Showing posts from June, 2011

Weird is the new Normal

  Weird: Because Normal Isn't Working by Craig Groeschel I just finished Craig Groeschel's newest book, Weird: Because Normal Isn't Working .  It took me a while, not because it was a hard read (it's not), but because I was busy doing ministry, going to school, being a father, husband, son and countless other things. For those of you who aren't familiar with Groeschel, he is the lead pastor of , a mulit-site megachurch in Oklahoma.  LifeChurch also has the distinction of being one of the most innovative, creative and open source-minded evangelical churches in the U.S.  They routinely give away potentially hundreds of thousands of dollars worth of teaching and preaching material a year---not to mention over 2 million downloads of the Bible.  Groeschel is the author of several books, a frequent speaker at church leadership events, a husband and the father of six.  Back to my review...  Ironically, the sort of busy-ness that kept me from reading

The Greatest Prayer - Week 9 - "Amen"

This week I will be preaching the last installment of the nine-part sermon series, "The Greatest Prayer"--a line by line study of the Lord's Prayer .  And yes, this sermon is on " Amen. " I debated on whether to preach an entire sermon on one word---after all, common sense would suggest that such an idea would not be wise.  But in the end my common sense didn't win (like it ever does), which in this case I think is a pretty good thing.  First, I must address something that has bothered me for some time.  On the worship bulletins at my church we put this heading above everything else inside the bulletin: ORDER OF WORSHIP.  This suggests something that is fairly true for most Presbyterian worship services:  worship is orderly.  Presbyterians do things "decently and in order," which includes their worship services, too, as I've come to understand in my 20-odd years or so as a Presbyterian.   But should we order worship?  Should we dare t

The Greatest Prayer Week 8 - "For Thine Is The Kingdom"

This week I am continuing the sermon series that I've been preaching on the Lord's Prayer by teaching on the eighth line of the prayer: "For thine is the kingdom and the power and the glory forever."  The fascinating thing about this line of the prayer is that it wasn't part of the original prayer that Jesus taught his disciples.  It was, in fact, added in later---possibly around the end of the first century or perhaps at the beginning of the second.  The Didache (or the Teaching of the 12 Apostles) was a guide of sorts for the early church that was used during the first and second centuries and it included this line of the prayer. Interestingly, many early church leaders in the first and second centuries were suspicious of the Didache and it's teachings and some even branded it as heretical.  When the King James version of the Bible was translated in the 17th century, it included the line even though scholars now know that it wasn't part of earli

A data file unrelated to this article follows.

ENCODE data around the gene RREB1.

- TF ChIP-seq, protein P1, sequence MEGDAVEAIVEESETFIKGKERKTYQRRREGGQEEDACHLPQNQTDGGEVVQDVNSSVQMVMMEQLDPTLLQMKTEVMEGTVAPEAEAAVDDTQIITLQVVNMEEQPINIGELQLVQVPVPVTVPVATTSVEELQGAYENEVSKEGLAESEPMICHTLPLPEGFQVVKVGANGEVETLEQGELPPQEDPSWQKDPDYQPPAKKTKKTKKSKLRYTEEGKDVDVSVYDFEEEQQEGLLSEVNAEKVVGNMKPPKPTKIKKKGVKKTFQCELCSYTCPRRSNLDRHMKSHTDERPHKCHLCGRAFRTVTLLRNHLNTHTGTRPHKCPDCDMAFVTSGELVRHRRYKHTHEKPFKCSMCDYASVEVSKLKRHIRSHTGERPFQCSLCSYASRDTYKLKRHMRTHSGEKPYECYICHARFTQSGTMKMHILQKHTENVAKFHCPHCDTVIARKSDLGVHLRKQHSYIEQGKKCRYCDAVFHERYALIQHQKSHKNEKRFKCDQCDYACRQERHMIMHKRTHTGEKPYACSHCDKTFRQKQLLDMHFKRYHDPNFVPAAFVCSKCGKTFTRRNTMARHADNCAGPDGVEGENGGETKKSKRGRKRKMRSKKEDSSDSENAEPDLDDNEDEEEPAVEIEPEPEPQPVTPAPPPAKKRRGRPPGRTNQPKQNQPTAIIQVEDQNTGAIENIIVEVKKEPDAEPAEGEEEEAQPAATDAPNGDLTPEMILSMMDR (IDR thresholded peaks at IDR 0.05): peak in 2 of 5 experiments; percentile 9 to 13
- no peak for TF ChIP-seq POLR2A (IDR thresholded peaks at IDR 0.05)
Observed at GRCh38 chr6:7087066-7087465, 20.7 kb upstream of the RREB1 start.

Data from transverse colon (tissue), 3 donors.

Why I am Glad Lebron LOST

I know that as a pastor I shouldn't revel in the failure of another.  I know this, and yet in the case of Lebron James , I feel I should get some special dispensation. For those of you who have no idea who Lebron James is, let me give you a primer.  James was a basketball phenom who entered the NBA Draft right out of high school.  As a 19 year-old, he was one of the highest paid, lavishly lauded, most watched basketball players in the world.  Lots of players over the years have been given the monicker of "the next Michael Jordan ," but in James' case it actually looked like it might be true.  He was drafted by the Cleveland Cavaliers and returned to his home state to lift the under-performing Cavaliers and the entire city of Cleveland on to his shoulders and forward into history. Only it didn't work out like that... exactly.  Lebron spent seven grueling seasons in Cleveland making the playoffs, the NBA finals (the Cav's lost to the Heat, ironically) an

The Greatest Prayer - Week 7: "Lead Us Not Into Temptation"

This week I am continuing the sermon series that I've been preaching on the Lord's Prayer , entitled "The Greatest Prayer."  We've been going line by line through the prayer that Jesus taught his disciples, and this week we are studying "Lead us not into temptation, but deliver us from evil..." Throughout each of the sermons I've preached in this series, I've lifted up how each of the lines of the Lord's Prayer is full of meaning that we tend to gloss over on our way to other things.  As a result, we end up "saying" the prayer rather than "praying" it.  When we pray "Lead us not into temptation, but deliver us from evil"  I think what we are actually praying is, "We are forgiven but not completed."  We'll come back to this in a moment... How would you define "temptation?"  Most of us would say that temptation is what happens when you are given an opportunity to fulfill a desire---one

The Greatest Prayer - Week 6 "Forgive Us Our Debts"

This week I'm preaching the 6th installment of the sermon series, "The Greatest Prayer." I'm focusing on the most difficult line, "Forgive us our debts as we forgive our debtors." This is the line that seems to hang so many of us up as we try to truly pray this great prayer that Jesus taught his disciples. For starters, not many of us really know which word to use when we are praying it. But I will get to that in a minute. I believe that when we pray "Forgive us our debts as we forgive our debtors," what we are essentially affirming is this: Our ability to forgive is evidence of God's grace in our heart. So which is it? Debts, Debtors , Trespasses, Those who trespass against us, Sins , Sins against... what's the absolute right way to pray this line of the prayer? Well technically us Presbyterians with our "debts/debtor" language have the most literal translation of the word which is opheilamata, which means... debts.